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SC 2020 Democratic primary storylines for Biden, Sanders, Steyer — and Bloomberg

With Iowa and New Hampshire out of the way, South Carolina is now in the 2020 presidential spotlight.

Here are some of the storylines voters will see over the two weeks before the Feb. 29 Democratic primary.

Can Biden hang on?

The last thing Joe Biden needs is another bad showing. He's had two already.

A bad showing in South Carolina is possible even with a victory.

The former vice president needs to win big to build momentum for Super Tuesday, political observers say. But his lead in his so-called "firewall" state keeps shrinking in polls.

"He needs a double-digit win," College of Charleston political scientist Gibbs Knotts said. "He's not run a great campaign."

Biden's hope rests with black voters, who account for two out of every three ballots cast in South Carolina, the first early-voting state with a major African American electorate. 

The veteran politician who vacations in the Charleston area could get a boost with an endorsement from U.S. Rep. Jim Clyburn, the highest-ranking African American in the House, but the Columbia congressman has said he won't reveal his pick until after the Feb. 25 debate in Charleston.

"Biden needs to stop the bleeding and convince voters he's not totally flaming out," Furman University political scientist Danielle Vinson said.

Will Sanders stay hot?

The magic number for current race front-runner Bernie Sanders might be 26. 

The Vermont senator nabbed 26 percent of the vote in a 2016 South Carolina presidential primary when he was trounced by eventual Democratic nominee Hillary Clinton. 

But in 2020, that could be enough for Sanders to win in the Palmetto State.

This month, the leaders in Iowa and New Hampshire netted 26 percent with a larger field dividing support.

Sanders' key will be getting enough African American support in South Carolina, Winthrop University political scientist Scott Huffmon said.

Sanders received 14 percent of the S.C. black voters in 2016 exit polls. He's polling about the same in 2020, suggesting the 26 percent mark is within reach.

The progressive candidate also will need to turn back opposition from the state's centrist Democrats.

U.S. Rep. Joe Cunningham of Charleston, who flipped a Republican district in the Lowcountry in 2018, said last week that S.C. voters don't want socialism or Sanders' proposals that will raise taxes in what could be called an anti-endorsement.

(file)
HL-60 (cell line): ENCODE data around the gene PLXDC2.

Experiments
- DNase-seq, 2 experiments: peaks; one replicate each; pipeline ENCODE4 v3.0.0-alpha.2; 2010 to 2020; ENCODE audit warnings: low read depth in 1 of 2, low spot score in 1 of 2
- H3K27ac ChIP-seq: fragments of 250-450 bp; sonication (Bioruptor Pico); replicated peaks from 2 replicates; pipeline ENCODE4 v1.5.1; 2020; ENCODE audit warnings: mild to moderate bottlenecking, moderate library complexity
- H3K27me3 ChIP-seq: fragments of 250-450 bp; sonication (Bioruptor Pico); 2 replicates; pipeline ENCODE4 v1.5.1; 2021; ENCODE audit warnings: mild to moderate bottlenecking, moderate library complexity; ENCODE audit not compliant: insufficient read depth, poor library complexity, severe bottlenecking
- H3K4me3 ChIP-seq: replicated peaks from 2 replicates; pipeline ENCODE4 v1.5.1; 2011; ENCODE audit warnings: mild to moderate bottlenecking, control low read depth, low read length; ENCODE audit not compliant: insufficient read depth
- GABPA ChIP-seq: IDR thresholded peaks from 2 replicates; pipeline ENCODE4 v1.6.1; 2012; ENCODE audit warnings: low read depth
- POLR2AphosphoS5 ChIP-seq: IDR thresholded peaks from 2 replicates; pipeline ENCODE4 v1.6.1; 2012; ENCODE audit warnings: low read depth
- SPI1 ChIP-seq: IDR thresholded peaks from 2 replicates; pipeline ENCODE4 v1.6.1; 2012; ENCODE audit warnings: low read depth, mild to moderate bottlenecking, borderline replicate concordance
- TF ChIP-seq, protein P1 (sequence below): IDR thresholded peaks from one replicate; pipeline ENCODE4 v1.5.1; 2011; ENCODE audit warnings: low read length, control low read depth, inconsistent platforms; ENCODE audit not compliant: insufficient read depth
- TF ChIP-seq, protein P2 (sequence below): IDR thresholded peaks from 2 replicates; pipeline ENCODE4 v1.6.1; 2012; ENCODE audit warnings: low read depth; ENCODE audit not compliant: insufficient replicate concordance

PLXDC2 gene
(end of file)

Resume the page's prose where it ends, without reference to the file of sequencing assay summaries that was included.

Is Steyer for real?

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If you live in South Carolina and don't know about billionaire activist Tom Steyer, you don't have a mailbox, inbox, radio, TV, computer or smartphone. His avalanche of ads reaches everyone in the house — even your kids.

Steyer's ad bombardment, along with his laser-like focus on winning over the black community, has made him a main Biden foe in South Carolina in a matter of months. Steyer has backing from major black politicians and symbolic black leaders like the woman who coined Barack Obama's popular campaign mantra, "Fired up, ready to go."  

Steyer is being rewarded by African American voters for campaigning for Trump's impeachment months ahead of joining the race, as well as backing reparations and climate change, University of South Carolina political scientist Todd Shaw said.  

"Steyer has been making a full-court press," he said.

Can Buttigieg, Klobuchar attract black voters?

Pete Buttigieg, the current leader in Iowa and second-place finisher in New Hampshire, and Amy Klobuchar, the third-place finisher in New Hampshire known for strong debate performances, have generated good buzz so far. 

But the pair of centrist Midwest politicians have a huge obstacle in South Carolina: They have minuscule support among black voters. 

In the latest Post and Courier-Change Research poll, Buttigieg, the former Indiana mayor, had 2 percent of African American support. Klobuchar, a Minnesota senator, received 1 percent.

They could find some additional black-voter support in the final two weeks as two of the race's hottest candidates, "but not on a huge level," Huffmon said. 

Where's Bloomberg?

Mike Bloomberg is skipping the early-voting states. The former New York mayor is not even on the ballot in South Carolina. His race starts on Super Tuesday.

Still, the billionaire media mogul's national ads are seen in South Carolina, so a few voters will likely have a complaint on primary day.

"People will be shocked not see him on the ballot," Vinson said.

And voters have no write-in option for a presidential primary.

Is Super Tuesday too close?

Super Tuesday is too attractive for candidates to skip.

About 40 percent of delegates will be chosen in 14 states just three days after the South Carolina primary.

Candidate will split their time between South Carolina and Super Tuesday states, especially North Carolina, a battleground state. Sanders visited Charlotte on Friday.

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